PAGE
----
There’s no Algarve without Oranges


From tropical and subtropical areas of Asia to the world, citrus fruits are now one of the most eaten and produced fruits on the five continents. And it’s very much thanks to the Portuguese.

At the beginning of the 16th century, when maritime routes to India, China and Japan were established, the first sweet oranges reached Portugal from Goa, at the hand of D. João de Castro. The best varieties cultivated in China were introduced to Europe by the Portuguese, “e a isso se deveu a enorme expansão que a cultura da laranjeira depois conheceu” [and that gave rise to the huge expansion of orange farming that took place], J. Duarte Amaral wrote in “Os Citrinos” (Clássica Editora).

The Algarve was where they found their perfect setting to develop in colour, flavour and quality.

Sweet orange trees have been grown in the region since the 16th century and there are reports of exports to Spain, England, France and the Netherlands from that time.

In 1546, for example, there is a description of the cargo of a ship that sailed from Faro heading to Antwerp carrying fruits from the region, including oranges.

Today, some species are called “Portugal” in regions of the Eastern Mediterranean. “Portokal” in Turkey, “portokáli” in Greece and “portocáliu” in Romania. In Farsi (Persian) “portegal” is orange and in Arabic it is “bortugal” or “burtuqálum”.

In the Algarve, during the 18th century, Christmas trees were decorated with oranges. And nowadays, orange trees are a constant presence in squares, homes, hidden corners and gardens.


Bathed in sunshine and an unmistakable light, the Algarve is Portugal’s main citrus-producing region. Around 74% of the country’s production is located in this territory where oranges, tangerines, lemons, tangelos and grapefruit grow, among other varieties.

Throughout the world there is a huge variety of these fruits, but the existence of varieties of Portuguese origin such as the D. João orange, the Setubalense tangerine and Carvalhais tangelo prove that the Algarve is a territory with unique conditions for such production.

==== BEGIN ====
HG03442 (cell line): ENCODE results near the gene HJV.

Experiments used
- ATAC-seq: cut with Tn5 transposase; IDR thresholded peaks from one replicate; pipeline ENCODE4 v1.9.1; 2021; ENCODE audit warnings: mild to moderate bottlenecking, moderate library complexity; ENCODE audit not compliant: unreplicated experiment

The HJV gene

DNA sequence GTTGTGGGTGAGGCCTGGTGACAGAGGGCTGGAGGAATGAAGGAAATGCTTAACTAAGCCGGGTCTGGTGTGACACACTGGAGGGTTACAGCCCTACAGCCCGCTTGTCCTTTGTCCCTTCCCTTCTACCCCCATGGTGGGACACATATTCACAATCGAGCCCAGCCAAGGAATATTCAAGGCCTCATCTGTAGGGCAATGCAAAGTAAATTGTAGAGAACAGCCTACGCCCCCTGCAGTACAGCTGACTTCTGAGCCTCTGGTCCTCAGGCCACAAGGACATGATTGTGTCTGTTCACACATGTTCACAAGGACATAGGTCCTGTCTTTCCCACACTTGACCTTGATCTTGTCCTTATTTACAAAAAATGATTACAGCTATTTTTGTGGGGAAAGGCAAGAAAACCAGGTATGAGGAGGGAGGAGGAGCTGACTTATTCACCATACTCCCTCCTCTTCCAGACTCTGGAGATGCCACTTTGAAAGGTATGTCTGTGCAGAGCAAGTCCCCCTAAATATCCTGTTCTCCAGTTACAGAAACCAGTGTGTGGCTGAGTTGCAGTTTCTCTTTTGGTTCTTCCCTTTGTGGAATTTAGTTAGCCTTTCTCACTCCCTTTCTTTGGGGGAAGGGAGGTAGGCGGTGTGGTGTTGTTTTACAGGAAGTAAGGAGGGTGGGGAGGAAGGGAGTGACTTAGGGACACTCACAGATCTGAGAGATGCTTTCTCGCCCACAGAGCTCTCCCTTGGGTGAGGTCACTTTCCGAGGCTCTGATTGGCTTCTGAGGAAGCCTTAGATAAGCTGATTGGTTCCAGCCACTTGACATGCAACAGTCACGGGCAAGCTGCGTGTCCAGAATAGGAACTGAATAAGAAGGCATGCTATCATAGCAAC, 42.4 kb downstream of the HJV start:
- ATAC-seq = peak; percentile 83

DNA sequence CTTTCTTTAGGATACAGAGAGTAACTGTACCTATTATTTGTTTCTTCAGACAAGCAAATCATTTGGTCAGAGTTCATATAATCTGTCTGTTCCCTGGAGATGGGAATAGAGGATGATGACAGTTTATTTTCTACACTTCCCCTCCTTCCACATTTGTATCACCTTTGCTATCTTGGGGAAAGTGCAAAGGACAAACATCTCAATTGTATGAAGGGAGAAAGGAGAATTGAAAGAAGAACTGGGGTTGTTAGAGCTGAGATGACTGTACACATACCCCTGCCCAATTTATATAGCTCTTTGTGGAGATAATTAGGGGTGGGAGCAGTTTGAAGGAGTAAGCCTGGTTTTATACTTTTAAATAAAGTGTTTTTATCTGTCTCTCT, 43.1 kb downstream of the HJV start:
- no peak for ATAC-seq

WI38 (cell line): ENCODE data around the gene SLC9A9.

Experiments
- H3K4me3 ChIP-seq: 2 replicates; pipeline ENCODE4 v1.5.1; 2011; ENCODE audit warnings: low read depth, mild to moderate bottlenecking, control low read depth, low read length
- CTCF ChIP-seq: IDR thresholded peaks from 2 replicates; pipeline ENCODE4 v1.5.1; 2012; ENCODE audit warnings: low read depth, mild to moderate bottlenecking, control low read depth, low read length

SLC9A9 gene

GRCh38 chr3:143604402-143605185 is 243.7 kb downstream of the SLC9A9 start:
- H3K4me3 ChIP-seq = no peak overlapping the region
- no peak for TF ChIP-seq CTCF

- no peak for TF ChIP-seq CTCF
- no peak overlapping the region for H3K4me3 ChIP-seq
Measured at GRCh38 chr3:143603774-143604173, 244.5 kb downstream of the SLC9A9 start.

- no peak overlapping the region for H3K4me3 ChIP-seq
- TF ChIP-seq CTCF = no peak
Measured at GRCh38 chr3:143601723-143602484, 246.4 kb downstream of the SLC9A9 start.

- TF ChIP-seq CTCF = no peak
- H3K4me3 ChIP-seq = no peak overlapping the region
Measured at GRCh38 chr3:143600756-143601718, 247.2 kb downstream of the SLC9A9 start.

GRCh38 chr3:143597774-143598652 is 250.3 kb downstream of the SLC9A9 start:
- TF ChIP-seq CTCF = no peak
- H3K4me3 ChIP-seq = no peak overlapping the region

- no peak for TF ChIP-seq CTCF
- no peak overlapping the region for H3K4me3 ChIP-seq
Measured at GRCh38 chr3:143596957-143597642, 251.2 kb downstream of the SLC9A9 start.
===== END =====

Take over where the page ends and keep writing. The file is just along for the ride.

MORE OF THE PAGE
The region is the privileged birthplace of citrus fruits thanks to the climate, relief, temperature, soil, wind and air humidity, excellent conditions that nature offers, and which give rise to fruits with a distinct, unmistakable flavour.

Protected Geographical Indication, guarantee of origin

The seal regulated by the European Union guarantees the true origin of the product to consumers. Citrinos do Algarve IGP (Protected Geographical Indication) are produced in a specific geographical area and have characteristics that distinguish them from others: thin, brightly-coloured, shiny peel and a high juice content with a sweet, unmistakable flavour.

Production of Citrinos do Algarve IGP is limited to the municipalities of Albufeira, Castro Marim, Faro, Lagoa, Lagos, Monchique, Olhão, Portimão, S. Brás de Alportel, Silves, Vila Real de Santo António, Loulé (except the civil parish of Ameixial) and Tavira (except the civil parish of Cachopo).


The importance of Citrus Fruits for the region can also be seen in their economic and social value. AlgarOrange estimates that this production generates an annual turnover of 180 million euros. Production has been increasing every year, not only due to the growth in the cultivated area, but also to the sector’s average productivity.

Oranges are Portugal’s third most exported fruit (2019), and the main destination is the European market: it accounts for 90% of international sales. Spain, France and Poland are Algarve oranges’ main customers